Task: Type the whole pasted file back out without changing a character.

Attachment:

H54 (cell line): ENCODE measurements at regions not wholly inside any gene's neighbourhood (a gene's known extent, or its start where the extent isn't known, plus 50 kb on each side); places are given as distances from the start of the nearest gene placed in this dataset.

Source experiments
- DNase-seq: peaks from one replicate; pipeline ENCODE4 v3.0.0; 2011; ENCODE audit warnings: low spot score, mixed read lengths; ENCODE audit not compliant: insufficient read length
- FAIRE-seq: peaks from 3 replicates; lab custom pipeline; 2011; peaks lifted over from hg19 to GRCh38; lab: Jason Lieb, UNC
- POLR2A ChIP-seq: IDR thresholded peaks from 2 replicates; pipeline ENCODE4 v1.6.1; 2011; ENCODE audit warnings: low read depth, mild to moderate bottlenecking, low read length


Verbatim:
H54 (cell line): ENCODE measurements at regions not wholly inside any gene's neighbourhood (a gene's known extent, or its start where the extent isn't known, plus 50 kb on each side); places are given as distances from the start of the nearest gene placed in this dataset.

Source experiments
- DNase-seq: peaks from one replicate; pipeline ENCODE4 v3.0.0; 2011; ENCODE audit warnings: low spot score, mixed read lengths; ENCODE audit not compliant: insufficient read length
- FAIRE-seq: peaks from 3 replicates; lab custom pipeline; 2011; peaks lifted over from hg19 to GRCh38; lab: Jason Lieb, UNC
- POLR2A ChIP-seq: IDR thresholded peaks from 2 replicates; pipeline ENCODE4 v1.6.1; 2011; ENCODE audit warnings: low read depth, mild to moderate bottlenecking, low read length